Two days after signing of the peace deal between the US and the Taliban for bringing peace and stability in Afghanistan; the Taliban announced that it is resuming its military operations against the Afghan National Security and Defence Forces (ANDSF). Following nine rounds of discussions, the much awaited peace-deal was signed between US Special Representative Zalmay Khalilzad and Taliban deputy leader Mulla Abdul Ghani Biradar in Doha, Qatar. The peace deal has four main components: Cease-fire, withdrawal of foreign forces, intra–Afghan negotiations, and counter-terrorism assurances. Under the agreement, the US has agreed that its’ troops will begin withdrawing within 10 days, with the goal of reducing the US footprint to 8,600 within 135 days. The deal lays out a 14-month timeline for a full US withdrawal from Afghanistan.
At the same time, the United States has also agreed to immediately and substantially reinforce the Taliban by seeking the release of 5,000 Taliban prisoners by 20 March. Further, Washington has agreed to release all remaining prisoners over the course of the subsequent three months. However, the deal has raised both fears and hopes at the domestic and international levels. The fear stems from the Taliban’s hard-line ideology regarding their approach to the Afghan people and to the outside world and their affiliation to other radical groups. Many fear that the US troop withdrawal from Afghanistan may create a security vacuum and result in destabilization of the entire South Asian region.
While the peace process is supported by a vast majority of Afghans, many issues remain to be worked out during the intra-Afghan negotiations, including sharing power, disarming and reintegrating Taliban fighters into the Afghan civil society. Determining the future of the country’s democratic institutions and its Constitution is also a vexed issue. Further, a weak Afghan central government, afflicted by ethnic, sectarian, and tribal differences could complicate the process. The Taliban appears to be stronger now than at any point in the last eighteen years. With an estimated sixty thousand fighters, the group controls many districts throughout the country and continues to launch major attacks, including in Kabul and on Afghan security bases.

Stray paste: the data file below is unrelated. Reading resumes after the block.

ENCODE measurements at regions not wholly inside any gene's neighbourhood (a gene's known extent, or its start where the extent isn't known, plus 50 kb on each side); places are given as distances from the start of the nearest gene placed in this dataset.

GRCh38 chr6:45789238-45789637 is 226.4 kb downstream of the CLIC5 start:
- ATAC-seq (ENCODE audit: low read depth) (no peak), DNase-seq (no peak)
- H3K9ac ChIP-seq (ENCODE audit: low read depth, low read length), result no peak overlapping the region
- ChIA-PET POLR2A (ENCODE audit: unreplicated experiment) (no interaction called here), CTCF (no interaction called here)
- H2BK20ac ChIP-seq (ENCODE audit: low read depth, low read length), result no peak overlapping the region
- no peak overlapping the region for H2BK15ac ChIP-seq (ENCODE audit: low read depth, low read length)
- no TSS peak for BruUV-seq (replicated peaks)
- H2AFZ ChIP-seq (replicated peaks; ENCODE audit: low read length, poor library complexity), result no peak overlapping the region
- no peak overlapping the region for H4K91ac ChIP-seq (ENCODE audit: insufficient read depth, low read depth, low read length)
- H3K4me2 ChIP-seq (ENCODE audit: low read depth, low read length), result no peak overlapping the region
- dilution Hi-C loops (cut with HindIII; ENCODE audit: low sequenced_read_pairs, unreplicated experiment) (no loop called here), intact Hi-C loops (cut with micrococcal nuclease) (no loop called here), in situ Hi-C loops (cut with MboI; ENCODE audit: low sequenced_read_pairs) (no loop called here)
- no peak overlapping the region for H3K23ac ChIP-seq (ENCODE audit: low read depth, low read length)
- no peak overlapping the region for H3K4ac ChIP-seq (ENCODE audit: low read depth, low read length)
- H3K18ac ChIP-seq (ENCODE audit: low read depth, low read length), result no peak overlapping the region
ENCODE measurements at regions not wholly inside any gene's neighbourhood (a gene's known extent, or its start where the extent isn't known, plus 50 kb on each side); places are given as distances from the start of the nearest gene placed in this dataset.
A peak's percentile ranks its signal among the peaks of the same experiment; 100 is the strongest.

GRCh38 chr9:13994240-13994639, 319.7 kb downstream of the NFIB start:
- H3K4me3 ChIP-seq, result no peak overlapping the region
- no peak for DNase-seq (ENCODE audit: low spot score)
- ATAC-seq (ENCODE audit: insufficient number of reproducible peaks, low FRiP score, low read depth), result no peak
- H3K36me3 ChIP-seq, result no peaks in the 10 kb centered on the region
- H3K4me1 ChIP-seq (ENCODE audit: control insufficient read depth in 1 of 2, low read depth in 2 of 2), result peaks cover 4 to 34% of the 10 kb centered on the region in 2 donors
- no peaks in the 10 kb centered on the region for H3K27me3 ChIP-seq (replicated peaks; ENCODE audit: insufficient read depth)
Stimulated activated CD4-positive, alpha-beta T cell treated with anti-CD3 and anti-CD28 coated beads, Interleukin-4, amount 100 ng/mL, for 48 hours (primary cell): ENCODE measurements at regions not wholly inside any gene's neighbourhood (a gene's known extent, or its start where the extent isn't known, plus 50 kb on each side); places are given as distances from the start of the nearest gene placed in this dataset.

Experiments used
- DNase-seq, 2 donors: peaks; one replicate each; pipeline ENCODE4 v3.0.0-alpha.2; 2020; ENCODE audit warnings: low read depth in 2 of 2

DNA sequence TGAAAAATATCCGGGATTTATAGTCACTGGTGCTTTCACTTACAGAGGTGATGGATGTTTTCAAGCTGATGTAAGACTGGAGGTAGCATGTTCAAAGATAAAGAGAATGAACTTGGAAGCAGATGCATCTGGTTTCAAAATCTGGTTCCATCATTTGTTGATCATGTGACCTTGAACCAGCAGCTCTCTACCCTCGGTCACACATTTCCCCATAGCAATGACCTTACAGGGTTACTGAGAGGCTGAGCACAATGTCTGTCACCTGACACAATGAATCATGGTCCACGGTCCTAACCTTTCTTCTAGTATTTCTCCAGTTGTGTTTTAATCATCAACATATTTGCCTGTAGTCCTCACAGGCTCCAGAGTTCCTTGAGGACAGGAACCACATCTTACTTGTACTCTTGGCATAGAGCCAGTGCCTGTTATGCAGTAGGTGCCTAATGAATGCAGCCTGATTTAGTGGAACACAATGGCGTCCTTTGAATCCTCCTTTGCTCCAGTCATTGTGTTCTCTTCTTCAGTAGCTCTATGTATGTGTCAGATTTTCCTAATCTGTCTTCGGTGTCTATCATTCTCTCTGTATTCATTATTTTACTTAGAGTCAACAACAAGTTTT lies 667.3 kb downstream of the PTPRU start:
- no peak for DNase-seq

However, different factions of Taliban and other groups have not shown any interest in the peace talks and may continue attacking US troops, making the peace accord fragile. Taliban have already rejected any talks with the Afghan government until the Kabul government releases 5,000 Taliban prisoners; whereas President Ghani’s government is understandably reluctant to simply give thousands of reinforcements back to its deadly enemy. A series of attacks across Afghanistan, a possible new command from the Taliban and a disagreement over releasing Taliban prisoners is threatening to derail the peace process.
Pakistan, which assisted the Taliban and helped the US in negotiations, has overtly welcomed the treaty, but will not allow it to succeed until the US helps Islamabad to come out of the Financial Action Task Force’s (FATF) ‘grey list.’ The venue of future talks has also not been announced, although Germany and Norway have offered to host the talks. The bottom-line is that the ‘peace deal’ is still not quite a done deal. Given the treacherous political and security landscape of Afghanistan, a lot is going to happen, both on the battlefield as well as on the negotiating table.
India is a strong supporter of Afghanistan and has till now committed $3 billion for developing the country’s infrastructure and cultivate business since 2001. New Delhi is involved in rebuilding the war ravaged country’s education and health systems. New Delhi’s main goal is to minimize Pakistan’s influence and prevent Afghanistan from becoming a safe haven for terrorists.
The Indian position on the Taliban is clear. India has disagreed with the legitimization of the group as a political entity. India supports an Afghan-led and Afghan-owned peace and reconciliation process that results in sustainable peace. India believes in a united, sovereign, democratic, inclusive, stable, and prosperous Afghanistan. Durable peace can only be achieved if the international community helps Afghanistan preserve the achievements the country has made since 2001.
Script: Dr. Smita, Strategic Analyst on Af-Pak Affairs